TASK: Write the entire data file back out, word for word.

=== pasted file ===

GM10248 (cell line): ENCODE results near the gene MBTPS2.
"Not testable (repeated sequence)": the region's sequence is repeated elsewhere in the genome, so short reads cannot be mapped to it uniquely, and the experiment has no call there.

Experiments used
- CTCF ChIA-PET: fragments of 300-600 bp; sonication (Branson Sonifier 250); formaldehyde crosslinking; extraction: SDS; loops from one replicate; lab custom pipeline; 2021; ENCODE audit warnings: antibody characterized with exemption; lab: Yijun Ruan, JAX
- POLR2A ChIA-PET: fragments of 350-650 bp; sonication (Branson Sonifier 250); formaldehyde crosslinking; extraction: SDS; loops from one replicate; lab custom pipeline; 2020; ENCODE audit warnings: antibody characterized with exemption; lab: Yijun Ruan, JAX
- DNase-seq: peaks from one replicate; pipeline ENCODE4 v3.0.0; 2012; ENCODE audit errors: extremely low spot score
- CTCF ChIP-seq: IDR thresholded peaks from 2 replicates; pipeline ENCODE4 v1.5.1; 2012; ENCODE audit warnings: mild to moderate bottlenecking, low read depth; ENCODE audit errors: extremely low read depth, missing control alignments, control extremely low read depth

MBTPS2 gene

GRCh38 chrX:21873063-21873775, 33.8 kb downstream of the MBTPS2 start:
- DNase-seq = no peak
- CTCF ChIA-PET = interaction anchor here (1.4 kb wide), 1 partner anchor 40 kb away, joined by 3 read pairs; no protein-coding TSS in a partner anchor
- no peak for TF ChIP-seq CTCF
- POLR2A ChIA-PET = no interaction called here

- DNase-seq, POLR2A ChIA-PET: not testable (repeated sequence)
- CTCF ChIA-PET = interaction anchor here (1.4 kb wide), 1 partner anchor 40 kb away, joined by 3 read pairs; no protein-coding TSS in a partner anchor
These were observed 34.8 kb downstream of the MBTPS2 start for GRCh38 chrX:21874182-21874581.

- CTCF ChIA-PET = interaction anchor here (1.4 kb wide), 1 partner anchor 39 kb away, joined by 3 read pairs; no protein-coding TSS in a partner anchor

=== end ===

GM10248 (cell line): ENCODE results near the gene MBTPS2.
"Not testable (repeated sequence)": the region's sequence is repeated elsewhere in the genome, so short reads cannot be mapped to it uniquely, and the experiment has no call there.

Experiments used
- CTCF ChIA-PET: fragments of 300-600 bp; sonication (Branson Sonifier 250); formaldehyde crosslinking; extraction: SDS; loops from one replicate; lab custom pipeline; 2021; ENCODE audit warnings: antibody characterized with exemption; lab: Yijun Ruan, JAX
- POLR2A ChIA-PET: fragments of 350-650 bp; sonication (Branson Sonifier 250); formaldehyde crosslinking; extraction: SDS; loops from one replicate; lab custom pipeline; 2020; ENCODE audit warnings: antibody characterized with exemption; lab: Yijun Ruan, JAX
- DNase-seq: peaks from one replicate; pipeline ENCODE4 v3.0.0; 2012; ENCODE audit errors: extremely low spot score
- CTCF ChIP-seq: IDR thresholded peaks from 2 replicates; pipeline ENCODE4 v1.5.1; 2012; ENCODE audit warnings: mild to moderate bottlenecking, low read depth; ENCODE audit errors: extremely low read depth, missing control alignments, control extremely low read depth

MBTPS2 gene

GRCh38 chrX:21873063-21873775, 33.8 kb downstream of the MBTPS2 start:
- DNase-seq = no peak
- CTCF ChIA-PET = interaction anchor here (1.4 kb wide), 1 partner anchor 40 kb away, joined by 3 read pairs; no protein-coding TSS in a partner anchor
- no peak for TF ChIP-seq CTCF
- POLR2A ChIA-PET = no interaction called here

- DNase-seq, POLR2A ChIA-PET: not testable (repeated sequence)
- CTCF ChIA-PET = interaction anchor here (1.4 kb wide), 1 partner anchor 40 kb away, joined by 3 read pairs; no protein-coding TSS in a partner anchor
These were observed 34.8 kb downstream of the MBTPS2 start for GRCh38 chrX:21874182-21874581.

- CTCF ChIA-PET = interaction anchor here (1.4 kb wide), 1 partner anchor 39 kb away, joined by 3 read pairs; no protein-coding TSS in a partner anchor